At a turning point early in his career, veteran celebrity photographer Brian Smith had a brazen (and slightly cringe-worthy) encounter with John Huston, the famous movie director. He got away with it–just barely. At the time, Smith was a staff photographer on assignment for the Orange County Register. He was trying to take his career to the next level, and the shoot with Huston was an object lesson in how to do that, as he explains in this video. (Smith is a Pulitzer Prize-winning photographer and author of Secrets of Great Portrait Photography.)
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Nothing is more important on a celebrity shoot than engaging your subject, says photographer Brian Smith. “The lighting, the locations, and the props all matter, but if you’re not actually making a connection with the subject, the pictures really fall flat.” Smith, the author of Secrets of Great Portrait Photography and other books, has been photographing celebrities, athletes and executives for more than 30 years. In this video, he explains one of his best strategies for connecting with a celebrity on set.
PDN Video: Gregory Heisler on How to Relate to Portrait Subjects (Even If You Are Shy and Bumbling)
PDN Video: Brian Smith on How to Take Your Career to the Next Level
How Top Photographers Shoot Great Portraits
As another fascinating year in the world of professional photography comes to a close, we look back on the stories that drew the most interest from PDNPulse readers this year.
From manipulated news photos, to photographers arrested for doing their jobs, to collaborative efforts between photographers and an interview with one of photography’s most influential star makers, these stories capture some of the highs and lows of the photography business today.
Photographers’ injury lawsuits against pugilistic celebrities and their bodyguards are too commonplace to count as news these days, but a report about the case of photographer Sheng Li v. actor Sam Worthington caught our eye because of the actor’s defense. Call it the serves-you-right defense.
According to a Radaronline.com report, paparazzo Li is suing the star of Avatar and his girlfriend, Lara Bingle, for $10 million in damages. Li alleges they caused him a shoulder and wrist injury during a scuffle on a New York City sidewalk, presumably after Li tried to photograph the couple without their consent.
Worthington’s defense, according to Radar, is that getting attacked by celebrity subjects is an occupational hazard for the paparazzi. Li “knew the hazards,” he argues. Therefore, he’s responsible for his own injuries.
Worthington is partly right: getting attacked by celebrities is a well-reported risk of paparazzi work. But assault, even against annoying people, is still illegal. And unless that changes, getting sued for outrageous sums of money will probably remain an occupational hazard for celebrities, or at least hot-headed ones.
Many PhotoPlus Expo goers will know Ben Folds from his day job as a multi-platinum selling singer/songwriter, touring solo artist and leader of the eponymous Ben Folds Five. What you may not know is that Folds is an avid photographer, enamored of his darkroom and a devotee of both film and digital techniques.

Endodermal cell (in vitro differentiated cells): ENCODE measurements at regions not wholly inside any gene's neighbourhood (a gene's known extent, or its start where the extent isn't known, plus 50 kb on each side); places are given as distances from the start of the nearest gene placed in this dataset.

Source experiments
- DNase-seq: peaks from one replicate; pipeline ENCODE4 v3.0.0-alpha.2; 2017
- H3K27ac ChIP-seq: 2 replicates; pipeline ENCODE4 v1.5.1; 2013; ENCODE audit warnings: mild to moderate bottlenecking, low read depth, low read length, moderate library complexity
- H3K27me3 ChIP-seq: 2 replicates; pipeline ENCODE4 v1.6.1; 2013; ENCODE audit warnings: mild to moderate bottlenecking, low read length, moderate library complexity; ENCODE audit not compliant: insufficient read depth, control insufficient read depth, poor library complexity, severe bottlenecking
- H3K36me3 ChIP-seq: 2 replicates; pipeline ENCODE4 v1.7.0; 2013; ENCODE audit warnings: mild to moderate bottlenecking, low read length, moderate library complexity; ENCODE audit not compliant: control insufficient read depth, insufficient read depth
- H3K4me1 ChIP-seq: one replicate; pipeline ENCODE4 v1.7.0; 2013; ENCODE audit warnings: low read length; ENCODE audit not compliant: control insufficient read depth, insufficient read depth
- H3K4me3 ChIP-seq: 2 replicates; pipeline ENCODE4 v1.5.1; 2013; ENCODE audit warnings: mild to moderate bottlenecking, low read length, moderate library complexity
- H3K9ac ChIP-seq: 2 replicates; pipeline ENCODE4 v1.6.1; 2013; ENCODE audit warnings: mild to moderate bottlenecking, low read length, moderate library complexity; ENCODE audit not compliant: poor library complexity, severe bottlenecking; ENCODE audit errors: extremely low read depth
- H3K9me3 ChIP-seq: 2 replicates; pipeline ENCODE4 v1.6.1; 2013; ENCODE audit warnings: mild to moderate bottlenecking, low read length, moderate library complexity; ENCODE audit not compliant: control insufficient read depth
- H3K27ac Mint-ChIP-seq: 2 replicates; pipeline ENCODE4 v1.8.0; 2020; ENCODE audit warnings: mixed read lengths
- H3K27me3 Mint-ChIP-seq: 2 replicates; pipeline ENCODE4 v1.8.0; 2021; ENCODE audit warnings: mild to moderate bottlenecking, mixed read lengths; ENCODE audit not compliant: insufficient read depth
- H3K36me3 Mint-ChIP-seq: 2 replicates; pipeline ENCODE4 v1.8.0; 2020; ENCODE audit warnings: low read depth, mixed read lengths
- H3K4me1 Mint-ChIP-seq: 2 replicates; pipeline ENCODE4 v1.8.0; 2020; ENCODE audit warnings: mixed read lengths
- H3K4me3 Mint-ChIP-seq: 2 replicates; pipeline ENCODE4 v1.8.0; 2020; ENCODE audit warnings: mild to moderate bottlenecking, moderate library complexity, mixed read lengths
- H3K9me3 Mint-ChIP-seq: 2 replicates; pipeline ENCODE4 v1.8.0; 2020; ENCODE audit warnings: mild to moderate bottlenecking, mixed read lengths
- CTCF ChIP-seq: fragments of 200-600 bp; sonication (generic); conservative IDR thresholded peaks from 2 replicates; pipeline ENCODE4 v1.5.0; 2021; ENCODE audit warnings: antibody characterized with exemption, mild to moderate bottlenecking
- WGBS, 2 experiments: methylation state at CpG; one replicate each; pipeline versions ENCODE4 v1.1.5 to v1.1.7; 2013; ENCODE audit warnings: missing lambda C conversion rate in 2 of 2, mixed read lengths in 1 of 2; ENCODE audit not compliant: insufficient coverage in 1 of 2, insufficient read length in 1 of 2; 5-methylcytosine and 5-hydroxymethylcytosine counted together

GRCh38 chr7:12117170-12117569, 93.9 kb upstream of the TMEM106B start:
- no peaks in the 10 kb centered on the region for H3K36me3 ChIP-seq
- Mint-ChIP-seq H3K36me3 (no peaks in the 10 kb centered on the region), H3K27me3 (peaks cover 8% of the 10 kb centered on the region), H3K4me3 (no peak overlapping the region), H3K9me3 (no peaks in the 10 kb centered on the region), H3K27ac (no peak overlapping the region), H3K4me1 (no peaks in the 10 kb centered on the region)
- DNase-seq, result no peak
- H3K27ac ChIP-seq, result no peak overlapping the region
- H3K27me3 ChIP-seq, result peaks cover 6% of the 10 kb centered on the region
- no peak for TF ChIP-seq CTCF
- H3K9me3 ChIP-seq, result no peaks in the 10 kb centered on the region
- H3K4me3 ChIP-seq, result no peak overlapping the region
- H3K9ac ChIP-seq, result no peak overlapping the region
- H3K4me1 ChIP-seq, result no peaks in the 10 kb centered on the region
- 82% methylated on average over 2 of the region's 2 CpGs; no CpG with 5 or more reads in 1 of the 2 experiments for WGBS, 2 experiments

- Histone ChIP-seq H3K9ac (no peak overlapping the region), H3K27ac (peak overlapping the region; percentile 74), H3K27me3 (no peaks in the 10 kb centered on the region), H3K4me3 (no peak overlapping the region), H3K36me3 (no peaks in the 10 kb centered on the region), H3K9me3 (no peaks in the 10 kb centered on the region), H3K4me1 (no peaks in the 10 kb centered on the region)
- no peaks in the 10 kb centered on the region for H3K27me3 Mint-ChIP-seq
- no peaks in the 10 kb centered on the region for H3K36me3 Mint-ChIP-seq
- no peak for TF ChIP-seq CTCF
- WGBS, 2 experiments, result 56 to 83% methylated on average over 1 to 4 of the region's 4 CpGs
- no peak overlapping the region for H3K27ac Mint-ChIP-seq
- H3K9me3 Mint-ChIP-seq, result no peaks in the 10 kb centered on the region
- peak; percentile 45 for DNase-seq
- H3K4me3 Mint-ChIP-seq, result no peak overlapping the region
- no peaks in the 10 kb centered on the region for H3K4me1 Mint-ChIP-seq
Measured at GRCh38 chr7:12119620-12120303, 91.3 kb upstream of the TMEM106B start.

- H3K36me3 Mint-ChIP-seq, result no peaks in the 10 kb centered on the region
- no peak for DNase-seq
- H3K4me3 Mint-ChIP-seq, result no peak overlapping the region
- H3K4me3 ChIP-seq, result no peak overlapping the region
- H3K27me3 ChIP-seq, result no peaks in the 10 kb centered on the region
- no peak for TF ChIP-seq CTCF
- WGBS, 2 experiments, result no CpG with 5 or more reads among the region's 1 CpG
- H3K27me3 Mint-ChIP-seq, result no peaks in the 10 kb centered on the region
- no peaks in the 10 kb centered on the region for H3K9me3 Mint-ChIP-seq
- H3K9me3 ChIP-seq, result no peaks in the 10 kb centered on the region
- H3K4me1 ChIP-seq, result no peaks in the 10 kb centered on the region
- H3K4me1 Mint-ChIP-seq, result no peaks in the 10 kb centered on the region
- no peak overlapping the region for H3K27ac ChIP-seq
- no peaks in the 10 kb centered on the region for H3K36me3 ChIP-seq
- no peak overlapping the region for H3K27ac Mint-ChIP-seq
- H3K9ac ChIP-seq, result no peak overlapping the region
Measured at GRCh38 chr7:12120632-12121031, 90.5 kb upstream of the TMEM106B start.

PDN’s Technology Editor Greg Scoblete interviewed Folds about his photography ahead of his PhotoPlus Expo keynote on Saturday, November 1. What follows is an edited transcript.
You’ve said that you became an “obsessive freak” about photography when your kids were born. That’s probably true of a lot of parents, at least in the infant stages, but yours turned into a more enduring passion. Why?
Ben Folds: I wasn’t happy with the glut of ‘evidence’ photographs. I wanted something enduring and archival that could be framed or touched for years. In order to do that I needed to learn to print well, and I needed to make decisions about what spoke of their childhood… In the process, I became obsessive about the materials—the film, the cameras, the tools.
I know you keep a fully packed schedule between recording and touring. When and how do you work in photography? Is it a part of your daily life?
Ben Folds: It’s like a break. I can work without working. I find it relaxing to go through my shots on a plane or in a hotel. I’m always surprised how ‘productive’ I remain about photography.
A more prosaic question: what do you typically shoot with? What’s your photographic process look like?
Ben Folds: These days I shoot three ways: color with my Sony digital camera, which I generally convert to black and white; black-and-white digital with my Monochrom and black-and-white film with my old Rolleiflex.
I can develop my film in the bathroom, or more often with my schedule, I send it to a lab [where] I’ve had good results for a couple years. I just stay on the lightly ‘overexposed’ side and have them ‘pull’ the film and I get a good grey printable negative generally. The negatives I really like, I have scanned. I may soon invest in a crazy good scanner, but boy that is an investment. I don’t have a darkroom at the moment—it’s all in storage. I miss my darkroom.
On your photography website you write that archival prints that would last generations are a more eloquent representation of your children’s youth “than digital folders full of snapshots.” Beyond the longevity, what do you find compelling about prints?
Ben Folds: They are real. Life is real. We do live online a lot, but we’re still creatures of the Earth. Printing and prints means something you can hold—and there’s limited space and time so you have to make a decision. You can’t be in two places at once and while you can keep a million files on a hard drive, they’re not really there until they’re printed.